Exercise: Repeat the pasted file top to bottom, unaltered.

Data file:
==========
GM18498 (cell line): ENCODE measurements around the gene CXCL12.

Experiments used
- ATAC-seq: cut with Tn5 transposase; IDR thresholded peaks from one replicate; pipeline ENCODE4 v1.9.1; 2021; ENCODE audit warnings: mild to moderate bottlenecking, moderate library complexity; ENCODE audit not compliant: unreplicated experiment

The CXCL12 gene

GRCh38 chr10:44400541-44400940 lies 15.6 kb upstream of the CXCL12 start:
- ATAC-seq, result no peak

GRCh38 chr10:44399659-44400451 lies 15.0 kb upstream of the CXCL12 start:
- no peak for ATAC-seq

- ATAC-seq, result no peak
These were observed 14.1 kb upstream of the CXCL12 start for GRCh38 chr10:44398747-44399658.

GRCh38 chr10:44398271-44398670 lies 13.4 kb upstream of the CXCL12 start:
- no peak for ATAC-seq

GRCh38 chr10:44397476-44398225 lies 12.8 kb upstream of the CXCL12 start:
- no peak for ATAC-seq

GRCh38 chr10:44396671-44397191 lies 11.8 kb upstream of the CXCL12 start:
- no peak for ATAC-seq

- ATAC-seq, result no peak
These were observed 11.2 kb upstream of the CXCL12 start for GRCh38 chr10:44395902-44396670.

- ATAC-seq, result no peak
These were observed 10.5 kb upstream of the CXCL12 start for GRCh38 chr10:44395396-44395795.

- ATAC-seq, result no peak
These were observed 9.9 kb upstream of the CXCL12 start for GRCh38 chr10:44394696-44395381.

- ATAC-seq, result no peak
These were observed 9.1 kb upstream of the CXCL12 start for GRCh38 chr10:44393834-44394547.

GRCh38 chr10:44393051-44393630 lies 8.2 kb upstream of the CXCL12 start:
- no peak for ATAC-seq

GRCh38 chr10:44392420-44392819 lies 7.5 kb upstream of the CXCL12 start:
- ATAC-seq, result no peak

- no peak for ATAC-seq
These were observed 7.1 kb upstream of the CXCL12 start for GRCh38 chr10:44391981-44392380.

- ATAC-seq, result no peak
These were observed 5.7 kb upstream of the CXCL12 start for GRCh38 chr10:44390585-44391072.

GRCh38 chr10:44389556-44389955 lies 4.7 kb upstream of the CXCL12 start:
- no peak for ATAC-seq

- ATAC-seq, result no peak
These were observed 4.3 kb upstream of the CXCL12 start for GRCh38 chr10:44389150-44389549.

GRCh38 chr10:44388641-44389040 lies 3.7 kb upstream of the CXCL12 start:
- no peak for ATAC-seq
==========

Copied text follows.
GM18498 (cell line): ENCODE measurements around the gene CXCL12.

Experiments used
- ATAC-seq: cut with Tn5 transposase; IDR thresholded peaks from one replicate; pipeline ENCODE4 v1.9.1; 2021; ENCODE audit warnings: mild to moderate bottlenecking, moderate library complexity; ENCODE audit not compliant: unreplicated experiment

The CXCL12 gene

GRCh38 chr10:44400541-44400940 lies 15.6 kb upstream of the CXCL12 start:
- ATAC-seq, result no peak

GRCh38 chr10:44399659-44400451 lies 15.0 kb upstream of the CXCL12 start:
- no peak for ATAC-seq

- ATAC-seq, result no peak
These were observed 14.1 kb upstream of the CXCL12 start for GRCh38 chr10:44398747-44399658.

GRCh38 chr10:44398271-44398670 lies 13.4 kb upstream of the CXCL12 start:
- no peak for ATAC-seq

GRCh38 chr10:44397476-44398225 lies 12.8 kb upstream of the CXCL12 start:
- no peak for ATAC-seq

GRCh38 chr10:44396671-44397191 lies 11.8 kb upstream of the CXCL12 start:
- no peak for ATAC-seq

- ATAC-seq, result no peak
These were observed 11.2 kb upstream of the CXCL12 start for GRCh38 chr10:44395902-44396670.

- ATAC-seq, result no peak
These were observed 10.5 kb upstream of the CXCL12 start for GRCh38 chr10:44395396-44395795.

- ATAC-seq, result no peak
These were observed 9.9 kb upstream of the CXCL12 start for GRCh38 chr10:44394696-44395381.

- ATAC-seq, result no peak
These were observed 9.1 kb upstream of the CXCL12 start for GRCh38 chr10:44393834-44394547.

GRCh38 chr10:44393051-44393630 lies 8.2 kb upstream of the CXCL12 start:
- no peak for ATAC-seq

GRCh38 chr10:44392420-44392819 lies 7.5 kb upstream of the CXCL12 start:
- ATAC-seq, result no peak

- no peak for ATAC-seq
These were observed 7.1 kb upstream of the CXCL12 start for GRCh38 chr10:44391981-44392380.

- ATAC-seq, result no peak
These were observed 5.7 kb upstream of the CXCL12 start for GRCh38 chr10:44390585-44391072.

GRCh38 chr10:44389556-44389955 lies 4.7 kb upstream of the CXCL12 start:
- no peak for ATAC-seq

- ATAC-seq, result no peak
These were observed 4.3 kb upstream of the CXCL12 start for GRCh38 chr10:44389150-44389549.

GRCh38 chr10:44388641-44389040 lies 3.7 kb upstream of the CXCL12 start:
- no peak for ATAC-seq